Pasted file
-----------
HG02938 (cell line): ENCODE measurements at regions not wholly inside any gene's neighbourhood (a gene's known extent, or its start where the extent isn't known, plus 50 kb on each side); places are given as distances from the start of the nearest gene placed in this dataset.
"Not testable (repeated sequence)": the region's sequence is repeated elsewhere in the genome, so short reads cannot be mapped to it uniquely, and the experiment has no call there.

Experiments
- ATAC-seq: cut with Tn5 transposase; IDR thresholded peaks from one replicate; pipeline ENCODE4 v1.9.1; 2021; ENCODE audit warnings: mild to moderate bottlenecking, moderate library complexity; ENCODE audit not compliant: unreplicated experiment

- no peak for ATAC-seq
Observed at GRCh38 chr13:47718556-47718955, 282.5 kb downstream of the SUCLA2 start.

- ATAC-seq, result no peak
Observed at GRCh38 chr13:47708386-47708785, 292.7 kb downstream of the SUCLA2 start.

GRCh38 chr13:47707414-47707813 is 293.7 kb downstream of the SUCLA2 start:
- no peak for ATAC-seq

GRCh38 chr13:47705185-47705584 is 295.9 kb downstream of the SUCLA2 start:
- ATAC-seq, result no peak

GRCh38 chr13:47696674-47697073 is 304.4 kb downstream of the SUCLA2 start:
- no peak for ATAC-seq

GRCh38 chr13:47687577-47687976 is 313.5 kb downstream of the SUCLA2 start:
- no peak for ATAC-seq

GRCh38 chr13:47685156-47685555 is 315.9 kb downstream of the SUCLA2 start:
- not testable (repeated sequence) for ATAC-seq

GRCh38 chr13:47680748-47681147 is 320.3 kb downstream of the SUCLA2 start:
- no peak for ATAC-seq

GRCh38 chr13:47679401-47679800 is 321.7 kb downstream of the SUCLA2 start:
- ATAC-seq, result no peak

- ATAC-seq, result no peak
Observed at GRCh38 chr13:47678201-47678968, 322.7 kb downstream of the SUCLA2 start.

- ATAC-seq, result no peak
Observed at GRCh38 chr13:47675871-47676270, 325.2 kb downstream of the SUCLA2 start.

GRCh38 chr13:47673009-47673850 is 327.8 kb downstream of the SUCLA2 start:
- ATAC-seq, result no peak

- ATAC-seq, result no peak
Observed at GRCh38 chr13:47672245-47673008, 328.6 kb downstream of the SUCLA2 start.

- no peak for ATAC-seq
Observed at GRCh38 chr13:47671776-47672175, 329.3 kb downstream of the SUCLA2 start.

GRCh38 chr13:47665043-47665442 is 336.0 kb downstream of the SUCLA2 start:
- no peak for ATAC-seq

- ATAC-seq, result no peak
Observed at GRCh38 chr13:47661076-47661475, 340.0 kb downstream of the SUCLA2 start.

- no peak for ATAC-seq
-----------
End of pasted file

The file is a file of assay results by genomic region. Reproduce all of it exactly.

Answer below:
HG02938 (cell line): ENCODE measurements at regions not wholly inside any gene's neighbourhood (a gene's known extent, or its start where the extent isn't known, plus 50 kb on each side); places are given as distances from the start of the nearest gene placed in this dataset.
"Not testable (repeated sequence)": the region's sequence is repeated elsewhere in the genome, so short reads cannot be mapped to it uniquely, and the experiment has no call there.

Experiments
- ATAC-seq: cut with Tn5 transposase; IDR thresholded peaks from one replicate; pipeline ENCODE4 v1.9.1; 2021; ENCODE audit warnings: mild to moderate bottlenecking, moderate library complexity; ENCODE audit not compliant: unreplicated experiment

- no peak for ATAC-seq
Observed at GRCh38 chr13:47718556-47718955, 282.5 kb downstream of the SUCLA2 start.

- ATAC-seq, result no peak
Observed at GRCh38 chr13:47708386-47708785, 292.7 kb downstream of the SUCLA2 start.

GRCh38 chr13:47707414-47707813 is 293.7 kb downstream of the SUCLA2 start:
- no peak for ATAC-seq

GRCh38 chr13:47705185-47705584 is 295.9 kb downstream of the SUCLA2 start:
- ATAC-seq, result no peak

GRCh38 chr13:47696674-47697073 is 304.4 kb downstream of the SUCLA2 start:
- no peak for ATAC-seq

GRCh38 chr13:47687577-47687976 is 313.5 kb downstream of the SUCLA2 start:
- no peak for ATAC-seq

GRCh38 chr13:47685156-47685555 is 315.9 kb downstream of the SUCLA2 start:
- not testable (repeated sequence) for ATAC-seq

GRCh38 chr13:47680748-47681147 is 320.3 kb downstream of the SUCLA2 start:
- no peak for ATAC-seq

GRCh38 chr13:47679401-47679800 is 321.7 kb downstream of the SUCLA2 start:
- ATAC-seq, result no peak

- ATAC-seq, result no peak
Observed at GRCh38 chr13:47678201-47678968, 322.7 kb downstream of the SUCLA2 start.

- ATAC-seq, result no peak
Observed at GRCh38 chr13:47675871-47676270, 325.2 kb downstream of the SUCLA2 start.

GRCh38 chr13:47673009-47673850 is 327.8 kb downstream of the SUCLA2 start:
- ATAC-seq, result no peak

- ATAC-seq, result no peak
Observed at GRCh38 chr13:47672245-47673008, 328.6 kb downstream of the SUCLA2 start.

- no peak for ATAC-seq
Observed at GRCh38 chr13:47671776-47672175, 329.3 kb downstream of the SUCLA2 start.

GRCh38 chr13:47665043-47665442 is 336.0 kb downstream of the SUCLA2 start:
- no peak for ATAC-seq

- ATAC-seq, result no peak
Observed at GRCh38 chr13:47661076-47661475, 340.0 kb downstream of the SUCLA2 start.

- no peak for ATAC-seq